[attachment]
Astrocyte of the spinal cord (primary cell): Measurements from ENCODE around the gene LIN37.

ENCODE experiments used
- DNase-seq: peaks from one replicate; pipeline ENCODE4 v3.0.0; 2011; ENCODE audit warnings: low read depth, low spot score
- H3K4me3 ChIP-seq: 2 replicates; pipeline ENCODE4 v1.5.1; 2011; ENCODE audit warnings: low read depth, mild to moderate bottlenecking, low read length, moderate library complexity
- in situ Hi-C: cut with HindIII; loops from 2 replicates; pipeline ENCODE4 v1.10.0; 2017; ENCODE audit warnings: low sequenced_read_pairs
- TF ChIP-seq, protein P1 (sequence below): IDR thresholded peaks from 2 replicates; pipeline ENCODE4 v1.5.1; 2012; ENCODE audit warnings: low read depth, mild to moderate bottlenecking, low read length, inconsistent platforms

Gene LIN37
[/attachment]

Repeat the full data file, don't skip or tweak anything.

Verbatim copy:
Astrocyte of the spinal cord (primary cell): Measurements from ENCODE around the gene LIN37.

ENCODE experiments used
- DNase-seq: peaks from one replicate; pipeline ENCODE4 v3.0.0; 2011; ENCODE audit warnings: low read depth, low spot score
- H3K4me3 ChIP-seq: 2 replicates; pipeline ENCODE4 v1.5.1; 2011; ENCODE audit warnings: low read depth, mild to moderate bottlenecking, low read length, moderate library complexity
- in situ Hi-C: cut with HindIII; loops from 2 replicates; pipeline ENCODE4 v1.10.0; 2017; ENCODE audit warnings: low sequenced_read_pairs
- TF ChIP-seq, protein P1 (sequence below): IDR thresholded peaks from 2 replicates; pipeline ENCODE4 v1.5.1; 2012; ENCODE audit warnings: low read depth, mild to moderate bottlenecking, low read length, inconsistent platforms

Gene LIN37